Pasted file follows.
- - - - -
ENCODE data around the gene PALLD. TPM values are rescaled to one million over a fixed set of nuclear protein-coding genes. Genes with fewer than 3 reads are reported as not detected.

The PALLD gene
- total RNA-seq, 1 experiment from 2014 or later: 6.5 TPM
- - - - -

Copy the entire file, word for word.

ENCODE data around the gene PALLD. TPM values are rescaled to one million over a fixed set of nuclear protein-coding genes. Genes with fewer than 3 reads are reported as not detected.

The PALLD gene
- total RNA-seq, 1 experiment from 2014 or later: 6.5 TPM